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People in recovery are encouraged to make gratitude part of their daily life. Whether they are keeping a gratitude journal or incorporating acts of gratitude into their daily, the attitude of gratitude becomes an important part of recovery. For those who are in the treatment or early stages of recovery, gratitude might not come easily. What typically brings us to recovery from our trauma and related trauma issues is immense pain, as well as desperation. We can be grateful that we are finally healing, but we are less than grateful for all of our pain and suffering.

In “What Does It Mean to Be Grateful?” Elaine Smookler asks just that question, calling to the reader’s attention common misconceptions of what gratitude means. Gratitude can sometimes be mistaken for spiritual bypassing, which is when someone takes the position that everything is great in order to avoid or ignore the fact that everything is not great, but that’s okay.

“Thankfully,” Smookler writes, “it doesn’t mean convincing yourself of some bogus nothing that everything’s fine and dandy. Living your life with gratitude means choosing to focus your time and attention on what you appreciate.” Smookler explains that gratitude is not a pair of blinders you put on at will to block out the bad in life. Rather, gratitude is a tool for being able to approach all of life’s difficulties “from a different perspective.” Gratitude softens the roughest edges, calms the most excited nerves, and helps us reconnect to the wild mystery of being a human being on planet earth. Experiencing trauma often means experiencing some of the worst life on earth has to offer us. However, we can find gratitude for the fact that everything doesn’t have to be okay all the time, even when it seems terrible all the time, because life is about balance.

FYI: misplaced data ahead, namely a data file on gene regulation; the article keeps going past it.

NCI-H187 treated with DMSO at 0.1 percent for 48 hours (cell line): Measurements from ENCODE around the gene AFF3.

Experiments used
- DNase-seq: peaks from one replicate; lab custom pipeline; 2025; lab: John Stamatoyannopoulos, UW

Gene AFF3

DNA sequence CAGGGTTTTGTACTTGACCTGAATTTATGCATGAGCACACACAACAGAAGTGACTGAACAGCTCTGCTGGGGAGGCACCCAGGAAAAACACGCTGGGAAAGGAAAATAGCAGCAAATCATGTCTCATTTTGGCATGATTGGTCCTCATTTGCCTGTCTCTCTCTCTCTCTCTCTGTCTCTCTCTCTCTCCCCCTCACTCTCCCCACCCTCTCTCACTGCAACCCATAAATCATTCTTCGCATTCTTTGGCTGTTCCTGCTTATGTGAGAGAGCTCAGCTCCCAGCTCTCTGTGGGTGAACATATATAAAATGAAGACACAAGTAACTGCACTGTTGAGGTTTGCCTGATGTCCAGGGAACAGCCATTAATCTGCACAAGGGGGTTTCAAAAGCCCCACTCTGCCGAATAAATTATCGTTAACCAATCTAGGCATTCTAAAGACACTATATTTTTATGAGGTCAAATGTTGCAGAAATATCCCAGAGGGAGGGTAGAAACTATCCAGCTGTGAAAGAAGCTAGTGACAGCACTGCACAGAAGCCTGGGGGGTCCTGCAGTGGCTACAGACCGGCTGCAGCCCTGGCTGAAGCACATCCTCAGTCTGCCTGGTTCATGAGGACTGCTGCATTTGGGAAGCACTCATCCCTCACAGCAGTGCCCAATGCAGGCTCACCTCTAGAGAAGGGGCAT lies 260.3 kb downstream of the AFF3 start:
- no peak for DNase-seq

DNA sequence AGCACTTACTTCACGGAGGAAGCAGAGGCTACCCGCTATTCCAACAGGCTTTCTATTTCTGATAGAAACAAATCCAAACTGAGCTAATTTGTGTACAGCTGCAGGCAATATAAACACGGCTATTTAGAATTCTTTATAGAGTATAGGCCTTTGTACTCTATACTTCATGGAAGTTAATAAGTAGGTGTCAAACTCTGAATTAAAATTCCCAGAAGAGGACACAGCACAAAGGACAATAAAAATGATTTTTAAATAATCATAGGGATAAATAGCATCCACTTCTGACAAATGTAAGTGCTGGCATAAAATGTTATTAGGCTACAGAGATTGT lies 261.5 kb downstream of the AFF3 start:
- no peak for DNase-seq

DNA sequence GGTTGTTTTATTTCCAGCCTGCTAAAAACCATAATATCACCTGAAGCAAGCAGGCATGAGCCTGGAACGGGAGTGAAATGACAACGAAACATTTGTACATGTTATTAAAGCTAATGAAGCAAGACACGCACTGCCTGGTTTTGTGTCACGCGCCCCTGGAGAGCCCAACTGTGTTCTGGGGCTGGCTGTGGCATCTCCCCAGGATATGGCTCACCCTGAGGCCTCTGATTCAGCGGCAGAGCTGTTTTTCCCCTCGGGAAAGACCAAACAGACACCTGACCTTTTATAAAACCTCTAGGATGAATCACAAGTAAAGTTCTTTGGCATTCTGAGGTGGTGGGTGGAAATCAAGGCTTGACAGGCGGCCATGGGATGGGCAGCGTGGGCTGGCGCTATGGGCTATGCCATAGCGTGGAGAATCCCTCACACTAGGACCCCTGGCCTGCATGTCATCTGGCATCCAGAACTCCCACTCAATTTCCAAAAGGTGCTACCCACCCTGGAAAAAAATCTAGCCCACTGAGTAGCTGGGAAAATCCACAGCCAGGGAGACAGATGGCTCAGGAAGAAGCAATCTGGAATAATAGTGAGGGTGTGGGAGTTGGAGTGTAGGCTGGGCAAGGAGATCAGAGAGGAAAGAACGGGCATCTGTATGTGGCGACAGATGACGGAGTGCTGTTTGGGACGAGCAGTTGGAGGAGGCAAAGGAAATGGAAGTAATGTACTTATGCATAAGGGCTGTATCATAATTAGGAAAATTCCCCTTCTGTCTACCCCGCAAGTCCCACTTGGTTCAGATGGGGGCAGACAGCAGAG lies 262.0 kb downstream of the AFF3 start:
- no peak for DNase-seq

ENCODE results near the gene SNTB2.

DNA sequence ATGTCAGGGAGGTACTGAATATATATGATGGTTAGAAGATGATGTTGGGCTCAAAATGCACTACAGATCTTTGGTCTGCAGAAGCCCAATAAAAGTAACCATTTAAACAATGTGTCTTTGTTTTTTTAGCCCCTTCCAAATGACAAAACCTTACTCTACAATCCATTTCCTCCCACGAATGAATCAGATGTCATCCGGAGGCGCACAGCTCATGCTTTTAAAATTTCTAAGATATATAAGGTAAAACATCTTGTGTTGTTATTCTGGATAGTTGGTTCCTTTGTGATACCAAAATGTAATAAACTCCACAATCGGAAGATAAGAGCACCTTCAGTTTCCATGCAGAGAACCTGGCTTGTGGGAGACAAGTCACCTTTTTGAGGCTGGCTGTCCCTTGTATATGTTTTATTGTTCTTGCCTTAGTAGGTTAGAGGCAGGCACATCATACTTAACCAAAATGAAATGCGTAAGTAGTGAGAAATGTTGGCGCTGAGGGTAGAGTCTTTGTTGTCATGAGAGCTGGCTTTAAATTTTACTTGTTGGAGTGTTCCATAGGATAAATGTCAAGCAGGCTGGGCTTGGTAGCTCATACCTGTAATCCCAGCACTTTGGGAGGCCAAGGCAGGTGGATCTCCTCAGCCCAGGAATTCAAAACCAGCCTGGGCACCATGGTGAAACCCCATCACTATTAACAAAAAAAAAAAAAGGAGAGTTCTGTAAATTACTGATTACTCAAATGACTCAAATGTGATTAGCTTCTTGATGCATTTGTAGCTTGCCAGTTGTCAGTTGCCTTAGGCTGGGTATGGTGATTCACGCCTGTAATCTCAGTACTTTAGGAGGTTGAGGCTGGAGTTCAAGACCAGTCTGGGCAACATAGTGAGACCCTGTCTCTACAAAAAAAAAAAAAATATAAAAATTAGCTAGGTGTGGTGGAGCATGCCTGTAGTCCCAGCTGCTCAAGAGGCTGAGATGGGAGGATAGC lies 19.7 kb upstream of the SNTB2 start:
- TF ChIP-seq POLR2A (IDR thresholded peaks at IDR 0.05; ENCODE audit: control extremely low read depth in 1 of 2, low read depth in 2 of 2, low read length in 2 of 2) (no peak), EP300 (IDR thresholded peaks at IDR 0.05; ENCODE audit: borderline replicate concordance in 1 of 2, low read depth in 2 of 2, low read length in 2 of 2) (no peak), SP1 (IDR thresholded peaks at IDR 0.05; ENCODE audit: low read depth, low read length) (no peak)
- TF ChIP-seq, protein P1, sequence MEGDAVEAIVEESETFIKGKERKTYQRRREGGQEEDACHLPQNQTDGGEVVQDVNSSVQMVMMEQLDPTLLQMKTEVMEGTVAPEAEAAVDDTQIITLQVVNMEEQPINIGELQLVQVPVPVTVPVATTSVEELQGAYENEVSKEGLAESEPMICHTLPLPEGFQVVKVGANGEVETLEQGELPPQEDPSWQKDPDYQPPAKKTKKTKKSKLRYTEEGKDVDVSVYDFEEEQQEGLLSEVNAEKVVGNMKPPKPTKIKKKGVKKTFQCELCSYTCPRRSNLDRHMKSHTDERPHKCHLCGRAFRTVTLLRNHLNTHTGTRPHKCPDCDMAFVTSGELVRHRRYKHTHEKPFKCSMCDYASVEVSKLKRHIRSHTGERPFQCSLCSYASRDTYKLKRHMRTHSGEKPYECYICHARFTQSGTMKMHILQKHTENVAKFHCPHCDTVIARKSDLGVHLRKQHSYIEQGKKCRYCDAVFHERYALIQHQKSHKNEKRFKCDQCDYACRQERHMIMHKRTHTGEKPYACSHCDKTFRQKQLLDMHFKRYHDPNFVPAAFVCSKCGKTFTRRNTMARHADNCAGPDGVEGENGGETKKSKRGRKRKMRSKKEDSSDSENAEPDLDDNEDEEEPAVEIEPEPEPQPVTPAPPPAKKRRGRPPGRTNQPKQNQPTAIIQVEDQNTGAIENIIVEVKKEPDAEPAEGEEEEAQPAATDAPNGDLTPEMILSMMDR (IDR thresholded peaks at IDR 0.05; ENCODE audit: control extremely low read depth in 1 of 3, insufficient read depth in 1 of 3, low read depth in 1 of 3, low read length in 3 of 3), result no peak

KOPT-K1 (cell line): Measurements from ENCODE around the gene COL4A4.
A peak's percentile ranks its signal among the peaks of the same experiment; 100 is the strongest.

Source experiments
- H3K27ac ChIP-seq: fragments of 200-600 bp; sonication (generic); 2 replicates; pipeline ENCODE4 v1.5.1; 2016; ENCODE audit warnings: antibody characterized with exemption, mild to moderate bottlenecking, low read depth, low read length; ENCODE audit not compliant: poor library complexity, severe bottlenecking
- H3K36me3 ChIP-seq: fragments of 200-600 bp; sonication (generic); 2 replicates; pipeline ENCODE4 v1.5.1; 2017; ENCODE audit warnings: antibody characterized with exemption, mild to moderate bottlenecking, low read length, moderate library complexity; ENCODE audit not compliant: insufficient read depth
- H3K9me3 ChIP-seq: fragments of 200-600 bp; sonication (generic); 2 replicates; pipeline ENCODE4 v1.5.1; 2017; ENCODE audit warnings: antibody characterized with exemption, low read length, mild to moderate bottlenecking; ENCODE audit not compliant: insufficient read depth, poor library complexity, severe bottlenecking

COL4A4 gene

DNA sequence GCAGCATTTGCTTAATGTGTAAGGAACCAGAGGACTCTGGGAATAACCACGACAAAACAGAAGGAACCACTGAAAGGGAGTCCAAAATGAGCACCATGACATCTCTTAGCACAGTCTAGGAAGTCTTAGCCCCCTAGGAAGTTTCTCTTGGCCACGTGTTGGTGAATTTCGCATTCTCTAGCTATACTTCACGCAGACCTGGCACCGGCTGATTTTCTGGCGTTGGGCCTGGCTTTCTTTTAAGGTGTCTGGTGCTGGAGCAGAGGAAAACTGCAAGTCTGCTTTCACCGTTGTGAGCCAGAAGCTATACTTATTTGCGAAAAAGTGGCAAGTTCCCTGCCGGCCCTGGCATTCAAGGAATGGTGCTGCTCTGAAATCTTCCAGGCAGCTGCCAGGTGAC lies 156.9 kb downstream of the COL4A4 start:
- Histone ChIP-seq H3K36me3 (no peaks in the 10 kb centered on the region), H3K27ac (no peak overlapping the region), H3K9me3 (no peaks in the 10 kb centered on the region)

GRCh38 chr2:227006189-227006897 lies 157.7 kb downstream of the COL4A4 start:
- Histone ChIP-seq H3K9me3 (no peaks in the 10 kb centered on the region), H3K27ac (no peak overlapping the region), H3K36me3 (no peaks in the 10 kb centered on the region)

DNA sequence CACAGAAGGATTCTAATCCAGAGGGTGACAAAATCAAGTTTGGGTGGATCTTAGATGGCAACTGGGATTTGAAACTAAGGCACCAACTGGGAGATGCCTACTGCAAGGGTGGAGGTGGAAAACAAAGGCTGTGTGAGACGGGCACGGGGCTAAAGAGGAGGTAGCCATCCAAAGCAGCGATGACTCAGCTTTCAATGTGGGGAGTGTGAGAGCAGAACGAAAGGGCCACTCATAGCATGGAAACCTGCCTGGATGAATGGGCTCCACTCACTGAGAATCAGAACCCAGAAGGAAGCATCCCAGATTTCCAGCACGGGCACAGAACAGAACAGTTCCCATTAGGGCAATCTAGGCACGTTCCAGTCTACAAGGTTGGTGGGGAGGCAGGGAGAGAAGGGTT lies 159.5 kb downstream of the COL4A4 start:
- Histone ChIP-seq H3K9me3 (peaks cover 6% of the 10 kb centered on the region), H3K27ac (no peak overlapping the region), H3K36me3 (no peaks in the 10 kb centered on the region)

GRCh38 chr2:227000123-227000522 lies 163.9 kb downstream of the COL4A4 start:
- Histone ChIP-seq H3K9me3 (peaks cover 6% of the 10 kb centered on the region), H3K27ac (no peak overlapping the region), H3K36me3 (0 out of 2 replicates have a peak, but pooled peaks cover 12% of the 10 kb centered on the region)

This Too Shall Pass

With the bad comes the good and with the good comes the bad. Gratitude helps us appreciate the presence of both in our lives by taking time to focus on the little wonders of all of life’s experiences. As we become stronger in our recovery, we become more resilient, gaining strength in our ability to find gratitude for our new lives on the journey to healing.

Everyone has a story. At The Guest House Ocala, we welcome every guest with open arms, embracing their past, acknowledging their present, and helping them prepare for a beautiful future. Call us today for information on our residential treatment programs for trauma, addiction, and related issues: 1-855-483-7800